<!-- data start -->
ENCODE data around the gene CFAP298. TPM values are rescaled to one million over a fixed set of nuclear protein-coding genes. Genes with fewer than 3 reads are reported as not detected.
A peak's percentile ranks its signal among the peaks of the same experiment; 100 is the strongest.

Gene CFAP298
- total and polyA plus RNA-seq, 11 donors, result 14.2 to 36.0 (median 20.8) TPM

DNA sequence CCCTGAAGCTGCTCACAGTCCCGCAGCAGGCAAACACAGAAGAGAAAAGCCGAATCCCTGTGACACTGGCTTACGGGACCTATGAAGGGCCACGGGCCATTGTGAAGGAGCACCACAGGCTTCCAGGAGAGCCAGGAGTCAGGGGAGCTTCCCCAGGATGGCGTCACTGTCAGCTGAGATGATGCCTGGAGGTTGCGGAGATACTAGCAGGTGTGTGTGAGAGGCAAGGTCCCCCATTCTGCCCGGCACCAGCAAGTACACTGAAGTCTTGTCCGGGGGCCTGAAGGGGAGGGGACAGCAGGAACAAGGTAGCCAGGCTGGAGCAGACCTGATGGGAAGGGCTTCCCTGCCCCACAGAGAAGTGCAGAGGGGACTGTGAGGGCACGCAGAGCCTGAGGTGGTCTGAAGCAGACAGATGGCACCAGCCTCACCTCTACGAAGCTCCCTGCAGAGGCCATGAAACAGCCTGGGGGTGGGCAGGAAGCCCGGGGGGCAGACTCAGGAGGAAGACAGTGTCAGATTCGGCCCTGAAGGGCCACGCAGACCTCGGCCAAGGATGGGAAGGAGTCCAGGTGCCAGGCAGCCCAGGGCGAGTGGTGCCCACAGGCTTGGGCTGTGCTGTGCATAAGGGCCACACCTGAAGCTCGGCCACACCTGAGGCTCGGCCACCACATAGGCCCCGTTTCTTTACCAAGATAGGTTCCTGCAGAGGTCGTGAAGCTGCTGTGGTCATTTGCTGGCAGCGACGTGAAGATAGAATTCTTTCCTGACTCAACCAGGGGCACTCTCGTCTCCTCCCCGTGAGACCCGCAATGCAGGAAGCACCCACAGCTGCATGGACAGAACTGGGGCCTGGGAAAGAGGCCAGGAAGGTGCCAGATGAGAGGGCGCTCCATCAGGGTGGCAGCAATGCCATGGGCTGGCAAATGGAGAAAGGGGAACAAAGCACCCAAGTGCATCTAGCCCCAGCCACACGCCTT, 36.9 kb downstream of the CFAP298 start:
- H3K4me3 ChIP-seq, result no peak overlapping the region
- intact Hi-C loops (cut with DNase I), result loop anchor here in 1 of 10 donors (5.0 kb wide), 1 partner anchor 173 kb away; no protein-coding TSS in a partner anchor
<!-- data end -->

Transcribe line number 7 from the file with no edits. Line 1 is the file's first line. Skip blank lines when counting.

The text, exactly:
- intact Hi-C loops (cut with DNase I), result loop anchor here in 1 of 10 donors (5.0 kb wide), 1 partner anchor 173 kb away; no protein-coding TSS in a partner anchor